Understanding Chronic Pain
Most of us think of pain as a result of an injury or disease. We expect it to go away once we have medical treatment or the injury heals. For many people, this is the case. However for others, the pain doesn’t go away. It is possible that you can have pain even without an injury or obvious body damage. This ongoing type of pain is called chronic pain. It is estimated that one in three Australians live with chronic pain.
Acute or chronic pain – what’s the difference?
Acute pain is usually short-term and is more associated with damage to the body, and will usually go away after healing. Acute pain is a very important alarm system – it alerts us that some action is needed.
Chronic pain lasts longer, beyond the time you would expect an injury to heal. Chronic pain often does not indicate ongoing damage in our body – it’s like the alarm has been left on and someone’s turned the volume up. The pain is less to do with an injury to body tissue and more to do with what’s happening in our nervous system. Our nervous system can become sensitised and overactive, so that we continue to feel pain, even without any ongoing tissue damage.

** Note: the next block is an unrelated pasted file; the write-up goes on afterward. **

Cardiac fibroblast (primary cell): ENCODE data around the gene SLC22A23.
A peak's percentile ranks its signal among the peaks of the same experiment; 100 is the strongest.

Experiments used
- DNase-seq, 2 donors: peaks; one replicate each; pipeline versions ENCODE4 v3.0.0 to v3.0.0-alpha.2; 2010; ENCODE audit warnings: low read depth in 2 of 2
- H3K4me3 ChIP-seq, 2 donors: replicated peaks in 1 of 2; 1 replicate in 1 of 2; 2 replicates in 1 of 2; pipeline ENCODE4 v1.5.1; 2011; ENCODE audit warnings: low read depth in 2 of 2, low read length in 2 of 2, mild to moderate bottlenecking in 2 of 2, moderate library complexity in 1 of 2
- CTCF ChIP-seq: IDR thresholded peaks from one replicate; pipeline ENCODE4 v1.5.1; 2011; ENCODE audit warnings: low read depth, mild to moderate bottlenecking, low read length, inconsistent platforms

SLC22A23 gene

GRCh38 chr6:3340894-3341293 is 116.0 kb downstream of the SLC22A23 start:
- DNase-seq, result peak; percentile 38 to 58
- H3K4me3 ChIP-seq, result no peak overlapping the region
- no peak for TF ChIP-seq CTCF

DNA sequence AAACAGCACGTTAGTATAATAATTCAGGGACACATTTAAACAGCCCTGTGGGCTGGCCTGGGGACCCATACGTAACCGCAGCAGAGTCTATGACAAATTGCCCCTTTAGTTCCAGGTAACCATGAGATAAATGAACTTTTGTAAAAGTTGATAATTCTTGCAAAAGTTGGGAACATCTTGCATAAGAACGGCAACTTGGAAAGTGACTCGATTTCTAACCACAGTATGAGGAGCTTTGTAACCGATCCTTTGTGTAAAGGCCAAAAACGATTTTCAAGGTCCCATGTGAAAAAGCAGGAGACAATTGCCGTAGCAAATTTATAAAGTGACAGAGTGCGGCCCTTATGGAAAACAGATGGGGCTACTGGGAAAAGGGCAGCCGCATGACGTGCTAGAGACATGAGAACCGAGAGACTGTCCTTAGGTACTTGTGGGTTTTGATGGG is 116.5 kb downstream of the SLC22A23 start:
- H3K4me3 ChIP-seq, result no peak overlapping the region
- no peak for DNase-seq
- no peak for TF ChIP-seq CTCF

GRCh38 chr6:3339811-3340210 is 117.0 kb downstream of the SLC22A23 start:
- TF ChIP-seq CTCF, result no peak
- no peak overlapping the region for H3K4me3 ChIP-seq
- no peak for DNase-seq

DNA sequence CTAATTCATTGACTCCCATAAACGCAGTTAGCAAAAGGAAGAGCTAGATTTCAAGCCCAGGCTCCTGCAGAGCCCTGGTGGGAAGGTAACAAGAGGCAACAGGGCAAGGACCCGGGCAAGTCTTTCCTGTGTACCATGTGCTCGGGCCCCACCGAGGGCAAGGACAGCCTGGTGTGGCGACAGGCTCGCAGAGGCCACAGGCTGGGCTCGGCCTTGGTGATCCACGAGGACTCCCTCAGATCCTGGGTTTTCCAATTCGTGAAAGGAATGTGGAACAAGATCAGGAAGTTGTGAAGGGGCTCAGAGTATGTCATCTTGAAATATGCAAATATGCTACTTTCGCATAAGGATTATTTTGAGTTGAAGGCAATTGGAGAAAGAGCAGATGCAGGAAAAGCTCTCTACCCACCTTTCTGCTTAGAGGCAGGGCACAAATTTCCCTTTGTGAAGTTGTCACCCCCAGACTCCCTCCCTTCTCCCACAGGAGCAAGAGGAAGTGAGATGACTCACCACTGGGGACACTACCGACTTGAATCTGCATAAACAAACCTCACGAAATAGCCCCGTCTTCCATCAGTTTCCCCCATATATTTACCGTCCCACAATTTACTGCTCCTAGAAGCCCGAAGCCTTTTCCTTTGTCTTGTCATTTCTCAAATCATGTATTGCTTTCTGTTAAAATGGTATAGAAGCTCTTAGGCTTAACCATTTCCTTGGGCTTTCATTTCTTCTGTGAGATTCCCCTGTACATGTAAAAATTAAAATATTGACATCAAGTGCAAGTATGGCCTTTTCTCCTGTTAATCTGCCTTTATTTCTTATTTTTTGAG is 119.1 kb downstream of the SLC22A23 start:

Everyone’s experience of pain is different. Two people with the same injury, such as a sprained ankle, can have a very different pain experience.
Because chronic pain is complex, there is no ‘one size fits all’ way of treating it. To be successful pain managers, we may have to use a combination of things. Over time, you can turn down the volume of your pain.
Once we have obtained a diagnosis of your condition we are able to formulate an individualised treatment plan. We don’t offer a one size fits all treatment solution.
Depending upon individual circumstances one or multiple treatment options may be undertaken to offer you the best possible outcome.
Foot Mobilisation Therapy (FMT)
Low Level Laser Therapy
Stretching and exercises
Healthy feet provide the foundations for a healthy body and an active life!
Dr Peter Shelton BSc Hons. Accredited Podiatrist.